December 15, 2017, ©. Leeham Co: In the last Corner, we described how the Wright Brothers developed the first theory for propellers. It was based on their wing work and allowed them to design an efficient pair of propellers for their 1903 Wright Flyer.
We will now describe their first propelled flights, December 1903, and prepare for looking at the lift and drag of the aircraft.
The Wrights produced all the parts for the Wrights Flyer during spring and summer 1903. The aircraft was never built in Dayton. Rather, all the parts were sent in crates to the seaside dunes of Kitty Hawk, North Carolina. One needed the constant seaside winds for the flight and the soft sand dunes for any crash landings.
The brothers arrived at Kitty Hawk 25 September 1903. After the crates arrived two weeks later, they began the assembly of the aircraft. They used October for assembly and November for testing the engine and its propellers. There were problems to solve. Propeller shafts broke and the engine didn’t run cleanly.
Samuel Langley was awarded $50,000 to build “a flying machine” by the War Department, after his successful model Aerodrome flights of 1896. By October 7, 1903, his full-scale Aerodrome was loaded onto the catapult of the houseboat on the Potomac River and launched.
It flew straight into the river ahead of the houseboat. Its pilot wasn’t hurt and by December 8, the Aerodrome was repaired and a second launch was made. This time it crashed after the rear wing collapsed at the launch. Langley had failed.
Langley was aware of the Wright’s whereabouts and tried to get invited to Kitty Hawk to understand what they were doing. He was especially interested in their control methods (the Aerodrome had an inefficient Penaut tail for control). The Wrights didn’t respond to the sudden interest from Langley. His telegram and letters went unanswered.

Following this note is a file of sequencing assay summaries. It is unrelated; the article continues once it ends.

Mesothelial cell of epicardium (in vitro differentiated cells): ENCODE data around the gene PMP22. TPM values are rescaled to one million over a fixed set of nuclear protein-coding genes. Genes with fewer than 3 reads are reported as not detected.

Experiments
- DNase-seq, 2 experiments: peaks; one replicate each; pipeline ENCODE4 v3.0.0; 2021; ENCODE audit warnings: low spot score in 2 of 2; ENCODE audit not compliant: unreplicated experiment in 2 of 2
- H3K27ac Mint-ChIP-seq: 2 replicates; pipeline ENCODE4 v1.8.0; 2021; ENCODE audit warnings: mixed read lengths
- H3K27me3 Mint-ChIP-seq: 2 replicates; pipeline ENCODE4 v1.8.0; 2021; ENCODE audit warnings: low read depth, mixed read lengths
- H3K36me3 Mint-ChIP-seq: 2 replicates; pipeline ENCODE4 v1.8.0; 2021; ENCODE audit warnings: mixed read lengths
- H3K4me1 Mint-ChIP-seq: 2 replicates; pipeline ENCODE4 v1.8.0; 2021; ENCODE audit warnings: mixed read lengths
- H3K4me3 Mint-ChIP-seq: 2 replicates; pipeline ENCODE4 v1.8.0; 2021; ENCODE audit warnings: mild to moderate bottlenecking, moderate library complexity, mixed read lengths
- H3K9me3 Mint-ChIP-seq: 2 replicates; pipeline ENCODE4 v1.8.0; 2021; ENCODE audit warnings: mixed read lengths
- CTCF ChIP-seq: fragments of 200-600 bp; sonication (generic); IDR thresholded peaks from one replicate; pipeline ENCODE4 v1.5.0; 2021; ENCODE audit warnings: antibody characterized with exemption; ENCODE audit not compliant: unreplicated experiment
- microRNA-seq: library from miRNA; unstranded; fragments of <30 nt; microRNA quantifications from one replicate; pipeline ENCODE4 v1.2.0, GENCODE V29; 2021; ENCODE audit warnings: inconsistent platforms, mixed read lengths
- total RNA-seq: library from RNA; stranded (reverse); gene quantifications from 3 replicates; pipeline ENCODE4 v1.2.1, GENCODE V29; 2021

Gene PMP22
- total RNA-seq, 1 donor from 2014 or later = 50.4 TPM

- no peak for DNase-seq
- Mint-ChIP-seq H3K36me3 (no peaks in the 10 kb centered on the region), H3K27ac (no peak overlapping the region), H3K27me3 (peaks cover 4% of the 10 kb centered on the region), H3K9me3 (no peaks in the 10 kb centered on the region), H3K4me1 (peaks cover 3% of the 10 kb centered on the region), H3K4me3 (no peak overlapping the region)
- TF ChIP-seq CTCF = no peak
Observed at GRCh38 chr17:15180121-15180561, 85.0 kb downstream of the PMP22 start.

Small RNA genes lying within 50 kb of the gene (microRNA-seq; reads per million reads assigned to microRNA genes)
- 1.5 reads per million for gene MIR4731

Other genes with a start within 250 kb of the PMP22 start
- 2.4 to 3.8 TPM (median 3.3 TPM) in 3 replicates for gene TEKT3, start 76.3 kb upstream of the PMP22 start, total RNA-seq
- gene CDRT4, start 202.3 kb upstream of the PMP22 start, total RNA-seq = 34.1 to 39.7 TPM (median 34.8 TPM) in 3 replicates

November was windy and not suited for flight. On December 17, everything was ready. The Wrights had built a wooden rail to get the Flyer into the air from the sand.
Orville was at the controls, as Wilbur had stalled the Flyer directly after take-off three days earlier (height was negligible, so no damage to the Flyer). At 10.35 in the morning, Orville managed to fly for 12 seconds and 120ft (36m), Figure 2.
Later in the day, three more flights were made, with the longest lasting 60 seconds and covering 850ft (250m). The era of manned flight had begun.
We will examine the aerodynamics of the Wright’s 1903 aircraft over the next Corners and explain what was understood of the aerodynamics at the time (Figure 3).
We will discuss the lift generated, the overall drag and then divide this into the basic types of aircraft drag and how these were gradually discovered and understood.